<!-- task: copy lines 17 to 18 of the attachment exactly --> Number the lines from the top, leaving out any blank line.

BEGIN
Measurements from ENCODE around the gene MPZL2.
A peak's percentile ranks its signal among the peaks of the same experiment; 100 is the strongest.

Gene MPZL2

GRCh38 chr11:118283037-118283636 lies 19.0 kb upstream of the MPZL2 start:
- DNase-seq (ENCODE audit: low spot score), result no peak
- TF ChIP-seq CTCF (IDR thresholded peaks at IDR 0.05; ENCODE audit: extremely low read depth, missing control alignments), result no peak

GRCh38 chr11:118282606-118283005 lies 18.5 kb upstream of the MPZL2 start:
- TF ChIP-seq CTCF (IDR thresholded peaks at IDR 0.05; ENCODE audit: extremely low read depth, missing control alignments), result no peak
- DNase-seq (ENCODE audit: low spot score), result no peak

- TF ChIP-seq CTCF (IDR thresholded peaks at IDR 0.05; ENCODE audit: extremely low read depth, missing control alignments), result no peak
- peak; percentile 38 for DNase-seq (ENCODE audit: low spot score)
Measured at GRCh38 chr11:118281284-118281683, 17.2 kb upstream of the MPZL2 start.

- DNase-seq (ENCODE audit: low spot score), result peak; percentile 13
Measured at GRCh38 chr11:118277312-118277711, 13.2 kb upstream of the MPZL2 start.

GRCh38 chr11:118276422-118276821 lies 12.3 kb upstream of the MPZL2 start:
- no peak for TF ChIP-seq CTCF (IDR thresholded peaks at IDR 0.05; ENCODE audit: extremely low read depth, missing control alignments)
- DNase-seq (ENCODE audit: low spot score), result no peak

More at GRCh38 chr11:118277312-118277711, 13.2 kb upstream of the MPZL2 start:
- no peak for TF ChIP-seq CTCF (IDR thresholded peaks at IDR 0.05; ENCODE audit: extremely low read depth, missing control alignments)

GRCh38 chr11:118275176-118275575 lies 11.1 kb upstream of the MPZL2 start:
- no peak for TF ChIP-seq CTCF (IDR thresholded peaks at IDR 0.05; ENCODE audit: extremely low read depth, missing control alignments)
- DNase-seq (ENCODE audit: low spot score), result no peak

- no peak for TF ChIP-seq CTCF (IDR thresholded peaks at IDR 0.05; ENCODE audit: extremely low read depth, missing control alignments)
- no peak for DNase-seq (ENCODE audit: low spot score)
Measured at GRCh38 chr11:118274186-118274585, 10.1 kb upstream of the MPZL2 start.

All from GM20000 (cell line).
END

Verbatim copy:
- DNase-seq (ENCODE audit: low spot score), result no peak

More at GRCh38 chr11:118277312-118277711, 13.2 kb upstream of the MPZL2 start: